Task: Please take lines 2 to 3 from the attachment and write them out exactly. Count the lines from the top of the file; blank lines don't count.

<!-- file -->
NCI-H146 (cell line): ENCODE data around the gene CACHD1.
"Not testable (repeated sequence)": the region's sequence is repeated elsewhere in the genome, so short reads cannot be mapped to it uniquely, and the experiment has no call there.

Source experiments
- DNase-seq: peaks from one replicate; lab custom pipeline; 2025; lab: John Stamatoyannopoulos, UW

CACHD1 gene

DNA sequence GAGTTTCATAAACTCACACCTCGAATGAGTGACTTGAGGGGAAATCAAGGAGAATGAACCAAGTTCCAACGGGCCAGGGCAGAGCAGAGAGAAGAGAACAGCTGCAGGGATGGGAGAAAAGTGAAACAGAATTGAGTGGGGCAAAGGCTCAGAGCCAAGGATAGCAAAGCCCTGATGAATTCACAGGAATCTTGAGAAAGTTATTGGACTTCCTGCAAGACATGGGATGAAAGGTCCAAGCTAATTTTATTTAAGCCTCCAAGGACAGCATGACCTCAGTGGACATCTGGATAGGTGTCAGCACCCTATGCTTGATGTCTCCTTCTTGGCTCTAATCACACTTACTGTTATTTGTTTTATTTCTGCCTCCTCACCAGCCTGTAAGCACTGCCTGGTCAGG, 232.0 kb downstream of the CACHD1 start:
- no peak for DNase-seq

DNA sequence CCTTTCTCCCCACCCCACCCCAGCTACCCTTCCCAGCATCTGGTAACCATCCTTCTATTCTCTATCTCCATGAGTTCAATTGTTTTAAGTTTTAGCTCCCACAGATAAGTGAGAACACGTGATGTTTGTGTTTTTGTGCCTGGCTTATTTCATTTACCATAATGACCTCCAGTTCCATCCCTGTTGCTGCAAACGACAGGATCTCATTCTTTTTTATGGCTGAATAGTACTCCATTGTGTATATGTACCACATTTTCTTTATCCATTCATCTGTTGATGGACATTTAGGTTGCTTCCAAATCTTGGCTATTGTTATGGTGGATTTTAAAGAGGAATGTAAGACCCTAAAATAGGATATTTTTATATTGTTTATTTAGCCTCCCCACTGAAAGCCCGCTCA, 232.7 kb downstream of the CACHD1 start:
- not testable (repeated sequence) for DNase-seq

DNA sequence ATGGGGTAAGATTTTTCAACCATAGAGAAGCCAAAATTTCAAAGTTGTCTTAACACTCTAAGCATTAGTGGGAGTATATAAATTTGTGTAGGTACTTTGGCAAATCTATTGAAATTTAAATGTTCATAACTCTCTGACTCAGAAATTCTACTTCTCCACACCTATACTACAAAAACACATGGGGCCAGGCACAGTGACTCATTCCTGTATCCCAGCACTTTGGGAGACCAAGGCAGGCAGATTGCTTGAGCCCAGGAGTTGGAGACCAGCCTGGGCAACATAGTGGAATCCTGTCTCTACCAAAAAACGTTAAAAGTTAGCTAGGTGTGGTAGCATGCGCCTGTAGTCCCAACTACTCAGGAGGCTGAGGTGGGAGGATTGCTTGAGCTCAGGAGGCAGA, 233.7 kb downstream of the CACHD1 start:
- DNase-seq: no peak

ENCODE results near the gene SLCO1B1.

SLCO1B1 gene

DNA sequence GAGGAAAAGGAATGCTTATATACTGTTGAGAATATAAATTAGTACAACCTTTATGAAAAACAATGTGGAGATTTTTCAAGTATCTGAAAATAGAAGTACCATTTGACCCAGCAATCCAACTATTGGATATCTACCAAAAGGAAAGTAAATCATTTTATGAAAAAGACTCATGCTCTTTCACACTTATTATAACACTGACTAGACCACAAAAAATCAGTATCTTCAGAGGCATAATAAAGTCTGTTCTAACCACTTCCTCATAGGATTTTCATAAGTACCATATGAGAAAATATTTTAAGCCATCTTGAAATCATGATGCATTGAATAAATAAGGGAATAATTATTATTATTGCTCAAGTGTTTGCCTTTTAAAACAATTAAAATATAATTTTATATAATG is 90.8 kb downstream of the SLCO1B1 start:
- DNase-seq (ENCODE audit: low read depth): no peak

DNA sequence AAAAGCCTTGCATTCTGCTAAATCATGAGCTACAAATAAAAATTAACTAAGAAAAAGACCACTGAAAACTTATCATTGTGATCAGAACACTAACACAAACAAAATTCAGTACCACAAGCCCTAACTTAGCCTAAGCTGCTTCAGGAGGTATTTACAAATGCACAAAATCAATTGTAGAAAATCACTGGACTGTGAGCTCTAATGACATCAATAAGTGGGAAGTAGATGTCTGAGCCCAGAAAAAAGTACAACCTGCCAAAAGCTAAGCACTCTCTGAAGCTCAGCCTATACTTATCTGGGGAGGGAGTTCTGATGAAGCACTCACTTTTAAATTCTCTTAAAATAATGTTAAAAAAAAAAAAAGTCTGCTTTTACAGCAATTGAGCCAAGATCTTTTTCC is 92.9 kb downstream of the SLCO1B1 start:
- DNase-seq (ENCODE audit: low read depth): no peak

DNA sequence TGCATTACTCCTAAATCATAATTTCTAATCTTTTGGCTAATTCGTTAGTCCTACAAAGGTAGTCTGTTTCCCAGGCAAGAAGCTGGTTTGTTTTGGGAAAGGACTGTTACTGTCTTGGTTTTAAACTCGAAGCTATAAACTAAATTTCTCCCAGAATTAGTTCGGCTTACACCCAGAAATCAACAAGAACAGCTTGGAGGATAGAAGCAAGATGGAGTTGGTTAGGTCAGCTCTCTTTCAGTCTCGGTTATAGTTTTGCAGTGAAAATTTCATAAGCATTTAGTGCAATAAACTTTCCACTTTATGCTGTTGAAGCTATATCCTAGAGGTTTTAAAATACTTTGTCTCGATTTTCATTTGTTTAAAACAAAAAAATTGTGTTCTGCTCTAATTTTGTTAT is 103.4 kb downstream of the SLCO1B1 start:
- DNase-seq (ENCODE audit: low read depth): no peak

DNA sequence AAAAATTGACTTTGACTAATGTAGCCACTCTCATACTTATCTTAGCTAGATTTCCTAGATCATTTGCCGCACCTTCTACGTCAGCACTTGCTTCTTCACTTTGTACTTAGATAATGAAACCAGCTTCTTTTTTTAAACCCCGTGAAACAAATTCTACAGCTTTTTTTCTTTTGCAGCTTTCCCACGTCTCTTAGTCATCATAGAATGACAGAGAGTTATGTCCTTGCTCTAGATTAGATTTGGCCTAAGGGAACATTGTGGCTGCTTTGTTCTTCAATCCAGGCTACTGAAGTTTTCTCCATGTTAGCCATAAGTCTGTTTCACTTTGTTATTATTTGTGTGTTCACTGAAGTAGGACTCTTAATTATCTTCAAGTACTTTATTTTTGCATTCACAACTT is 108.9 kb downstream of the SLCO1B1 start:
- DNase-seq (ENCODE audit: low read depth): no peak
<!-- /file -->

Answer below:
"Not testable (repeated sequence)": the region's sequence is repeated elsewhere in the genome, so short reads cannot be mapped to it uniquely, and the experiment has no call there.

Source experiments